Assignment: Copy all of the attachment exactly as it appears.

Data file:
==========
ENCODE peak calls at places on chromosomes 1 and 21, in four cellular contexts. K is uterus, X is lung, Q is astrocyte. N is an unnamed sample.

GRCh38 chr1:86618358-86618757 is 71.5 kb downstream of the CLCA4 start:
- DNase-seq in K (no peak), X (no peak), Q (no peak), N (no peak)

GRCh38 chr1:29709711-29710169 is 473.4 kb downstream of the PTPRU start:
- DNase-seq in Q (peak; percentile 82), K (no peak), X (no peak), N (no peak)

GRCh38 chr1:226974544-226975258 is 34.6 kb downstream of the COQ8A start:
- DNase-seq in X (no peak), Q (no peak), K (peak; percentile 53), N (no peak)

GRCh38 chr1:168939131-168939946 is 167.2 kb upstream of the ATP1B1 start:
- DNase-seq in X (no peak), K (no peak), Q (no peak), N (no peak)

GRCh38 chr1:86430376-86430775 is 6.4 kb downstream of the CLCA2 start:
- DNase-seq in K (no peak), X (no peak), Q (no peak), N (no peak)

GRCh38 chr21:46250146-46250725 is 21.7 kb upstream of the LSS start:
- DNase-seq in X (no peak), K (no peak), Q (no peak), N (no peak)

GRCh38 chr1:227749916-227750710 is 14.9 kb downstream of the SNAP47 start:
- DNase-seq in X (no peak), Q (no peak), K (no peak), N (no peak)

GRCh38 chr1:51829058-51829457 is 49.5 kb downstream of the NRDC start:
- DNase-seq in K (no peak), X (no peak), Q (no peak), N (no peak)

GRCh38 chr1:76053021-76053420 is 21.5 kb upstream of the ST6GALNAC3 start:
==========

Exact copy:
ENCODE peak calls at places on chromosomes 1 and 21, in four cellular contexts. K is uterus, X is lung, Q is astrocyte. N is an unnamed sample.

GRCh38 chr1:86618358-86618757 is 71.5 kb downstream of the CLCA4 start:
- DNase-seq in K (no peak), X (no peak), Q (no peak), N (no peak)

GRCh38 chr1:29709711-29710169 is 473.4 kb downstream of the PTPRU start:
- DNase-seq in Q (peak; percentile 82), K (no peak), X (no peak), N (no peak)

GRCh38 chr1:226974544-226975258 is 34.6 kb downstream of the COQ8A start:
- DNase-seq in X (no peak), Q (no peak), K (peak; percentile 53), N (no peak)

GRCh38 chr1:168939131-168939946 is 167.2 kb upstream of the ATP1B1 start:
- DNase-seq in X (no peak), K (no peak), Q (no peak), N (no peak)

GRCh38 chr1:86430376-86430775 is 6.4 kb downstream of the CLCA2 start:
- DNase-seq in K (no peak), X (no peak), Q (no peak), N (no peak)

GRCh38 chr21:46250146-46250725 is 21.7 kb upstream of the LSS start:
- DNase-seq in X (no peak), K (no peak), Q (no peak), N (no peak)

GRCh38 chr1:227749916-227750710 is 14.9 kb downstream of the SNAP47 start:
- DNase-seq in X (no peak), Q (no peak), K (no peak), N (no peak)

GRCh38 chr1:51829058-51829457 is 49.5 kb downstream of the NRDC start:
- DNase-seq in K (no peak), X (no peak), Q (no peak), N (no peak)

GRCh38 chr1:76053021-76053420 is 21.5 kb upstream of the ST6GALNAC3 start: